Monday, February 23, 2009

The Unbeatable, Eatable Pet

Who could ever have guessed that livestock flatulence would become a public health issue? Think about this the next time you are enjoying a cheeseburger: cows are one of the least eco-friendly agricultural products. They take immense amounts of space, and are almost singlehandedly causing global warming with their methaneous farts. Even organic, grass fed cattle are culprits.

I like beef and milk as much as the next person, which puts me in a rough position. How can I shovel Mongolian Beef into my mouth without feeling just a little guilty? Miniature cattle just may be a solution to this dilemma.

Miniature cattle are the latest rage among socially conscious farmers. These miniature cows have better "feed conversion" (which means they use less feed per pound of meat) and thus need less space per pound as well. They create less methane gas, which is a major cause of global warming. Plus, they're super cute... which then again may not be a good thing when you consider why they are being bred and raised.

Wednesday, February 18, 2009

Helping Those Who Can Help Themselves

It's one of my pet peeves, and I wish I could understand why.

First, I would like to say that I am not a stingy person in general. I like giving. It makes me happy and puts me at peace.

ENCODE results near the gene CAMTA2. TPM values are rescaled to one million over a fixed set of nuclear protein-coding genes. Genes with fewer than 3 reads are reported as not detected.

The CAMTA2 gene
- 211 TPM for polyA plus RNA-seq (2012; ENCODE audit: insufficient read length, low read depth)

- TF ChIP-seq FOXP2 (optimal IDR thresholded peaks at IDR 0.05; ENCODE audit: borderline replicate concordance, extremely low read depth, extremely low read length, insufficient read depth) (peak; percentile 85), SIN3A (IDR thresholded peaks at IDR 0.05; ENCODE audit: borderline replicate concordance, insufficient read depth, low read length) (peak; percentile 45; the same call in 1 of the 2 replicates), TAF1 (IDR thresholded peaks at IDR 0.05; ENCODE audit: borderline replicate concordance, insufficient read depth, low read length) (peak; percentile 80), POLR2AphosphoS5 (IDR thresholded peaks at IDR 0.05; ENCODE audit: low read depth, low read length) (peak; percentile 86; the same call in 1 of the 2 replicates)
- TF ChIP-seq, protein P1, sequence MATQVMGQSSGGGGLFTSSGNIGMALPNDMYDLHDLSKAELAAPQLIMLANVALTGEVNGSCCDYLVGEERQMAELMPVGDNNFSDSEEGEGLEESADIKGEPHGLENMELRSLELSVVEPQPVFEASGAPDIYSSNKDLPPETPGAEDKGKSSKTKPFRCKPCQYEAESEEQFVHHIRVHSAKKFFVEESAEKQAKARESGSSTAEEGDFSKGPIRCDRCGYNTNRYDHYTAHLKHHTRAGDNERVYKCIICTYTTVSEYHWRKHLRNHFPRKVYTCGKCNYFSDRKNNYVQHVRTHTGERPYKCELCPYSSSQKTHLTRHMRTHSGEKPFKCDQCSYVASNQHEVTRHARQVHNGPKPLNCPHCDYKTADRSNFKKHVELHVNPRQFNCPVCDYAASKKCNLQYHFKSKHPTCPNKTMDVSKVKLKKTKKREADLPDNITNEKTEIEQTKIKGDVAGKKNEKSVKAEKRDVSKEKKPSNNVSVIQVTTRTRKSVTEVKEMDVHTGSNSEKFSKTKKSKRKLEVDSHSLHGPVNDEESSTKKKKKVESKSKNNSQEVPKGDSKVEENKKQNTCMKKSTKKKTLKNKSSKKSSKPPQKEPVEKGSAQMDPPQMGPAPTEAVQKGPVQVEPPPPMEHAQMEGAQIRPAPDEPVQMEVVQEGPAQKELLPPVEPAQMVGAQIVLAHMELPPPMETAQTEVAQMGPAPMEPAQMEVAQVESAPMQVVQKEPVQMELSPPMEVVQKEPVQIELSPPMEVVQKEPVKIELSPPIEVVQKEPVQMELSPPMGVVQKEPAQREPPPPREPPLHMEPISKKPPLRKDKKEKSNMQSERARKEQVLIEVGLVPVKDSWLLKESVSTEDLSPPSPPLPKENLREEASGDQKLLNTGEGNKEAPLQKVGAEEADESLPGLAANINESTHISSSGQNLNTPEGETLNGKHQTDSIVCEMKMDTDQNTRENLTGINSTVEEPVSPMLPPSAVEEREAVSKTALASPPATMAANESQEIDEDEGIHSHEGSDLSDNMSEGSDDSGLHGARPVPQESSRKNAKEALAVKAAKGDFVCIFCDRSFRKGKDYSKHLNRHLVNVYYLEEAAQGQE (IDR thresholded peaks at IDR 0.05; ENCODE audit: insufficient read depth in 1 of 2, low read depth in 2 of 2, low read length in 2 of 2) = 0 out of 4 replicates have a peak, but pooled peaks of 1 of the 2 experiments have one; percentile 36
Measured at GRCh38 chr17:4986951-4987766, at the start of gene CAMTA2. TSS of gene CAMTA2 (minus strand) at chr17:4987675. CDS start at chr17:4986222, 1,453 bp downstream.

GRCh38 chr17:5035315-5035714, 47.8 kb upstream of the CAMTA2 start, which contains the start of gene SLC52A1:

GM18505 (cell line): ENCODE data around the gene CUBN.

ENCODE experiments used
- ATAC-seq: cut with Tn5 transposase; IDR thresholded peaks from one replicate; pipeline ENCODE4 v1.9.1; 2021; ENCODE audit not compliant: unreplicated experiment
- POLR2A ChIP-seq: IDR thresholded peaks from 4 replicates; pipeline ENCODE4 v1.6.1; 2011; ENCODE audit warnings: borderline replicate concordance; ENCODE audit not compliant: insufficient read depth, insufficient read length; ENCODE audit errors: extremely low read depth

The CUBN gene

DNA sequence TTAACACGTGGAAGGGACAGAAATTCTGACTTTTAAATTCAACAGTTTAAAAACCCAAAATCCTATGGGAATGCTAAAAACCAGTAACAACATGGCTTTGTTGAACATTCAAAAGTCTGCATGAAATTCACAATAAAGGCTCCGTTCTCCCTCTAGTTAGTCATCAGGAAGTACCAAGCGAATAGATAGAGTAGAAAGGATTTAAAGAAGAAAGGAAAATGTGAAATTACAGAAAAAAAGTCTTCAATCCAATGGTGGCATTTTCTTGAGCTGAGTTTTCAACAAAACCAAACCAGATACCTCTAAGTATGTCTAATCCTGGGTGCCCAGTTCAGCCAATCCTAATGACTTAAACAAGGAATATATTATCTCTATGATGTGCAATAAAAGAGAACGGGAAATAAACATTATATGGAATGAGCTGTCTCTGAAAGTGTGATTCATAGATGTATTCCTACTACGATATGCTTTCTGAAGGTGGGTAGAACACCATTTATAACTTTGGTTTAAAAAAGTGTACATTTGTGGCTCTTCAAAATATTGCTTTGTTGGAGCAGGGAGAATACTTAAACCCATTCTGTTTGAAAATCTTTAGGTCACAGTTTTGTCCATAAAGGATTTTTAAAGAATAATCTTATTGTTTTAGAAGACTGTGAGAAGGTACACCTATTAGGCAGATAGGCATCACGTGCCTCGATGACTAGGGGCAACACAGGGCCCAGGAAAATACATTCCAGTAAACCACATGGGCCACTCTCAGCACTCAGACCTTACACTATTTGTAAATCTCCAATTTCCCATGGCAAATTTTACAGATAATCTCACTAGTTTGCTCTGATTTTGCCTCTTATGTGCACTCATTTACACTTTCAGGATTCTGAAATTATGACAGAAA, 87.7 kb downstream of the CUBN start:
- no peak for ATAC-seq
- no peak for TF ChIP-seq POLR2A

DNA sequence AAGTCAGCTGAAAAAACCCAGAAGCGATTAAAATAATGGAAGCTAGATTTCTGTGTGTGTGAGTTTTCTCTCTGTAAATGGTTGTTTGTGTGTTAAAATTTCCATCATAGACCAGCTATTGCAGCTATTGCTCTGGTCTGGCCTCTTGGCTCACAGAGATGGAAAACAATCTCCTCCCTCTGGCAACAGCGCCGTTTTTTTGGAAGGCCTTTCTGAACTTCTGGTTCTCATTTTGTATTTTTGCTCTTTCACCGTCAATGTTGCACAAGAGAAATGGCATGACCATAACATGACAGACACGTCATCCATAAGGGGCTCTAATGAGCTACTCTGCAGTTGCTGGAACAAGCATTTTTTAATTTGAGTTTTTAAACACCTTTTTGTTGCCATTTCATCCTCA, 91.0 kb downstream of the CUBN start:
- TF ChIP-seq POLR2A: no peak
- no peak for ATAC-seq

However, I am getting a little ticked off about this economic stimulus bill, and government programs in general. I struggle to pay my tuition and other expenses, while classmates who don't have jobs get their nails done with public funds. A friend who goes to my college makes as much as my husband and I--without anyone in her house actually working. All scholarships, grants, and other public funds. When I'm looking at my third all-night writing session in a row while they lie in their cozy beds resting up for the early morning lecture, it's hard to see them as disadvantaged compared to me, and it infuriates me to know that medical schools will. You see, having a "low income" (scholarships and government funds apparently don't count) will make them a priority candidate, eleigible for more scholarships and public funds, while those of us who are working our way through college will be seen as having an advantage.

One of my teachers said that most people on financial aid are not living an extravagant lifestyle. It's hard to believe this when you walk by the financial aid office on the first day of school and see the long line of professional highlights and Coach purses. Not that I have anything against either. It's just that I have given up those things and just about everything else to pay my tuition... and theirs.

Anyone can do what I do. Copy writing is not an art; it's a J-O-B. If someone wants to be 'advantaged' like me and work all night the night before their trig test, they can absolutely do it. I can refer them to people who will give them all the work they can handle. And then they can pay for their own tuition instead of buying the latest iPhone and see how the other half live.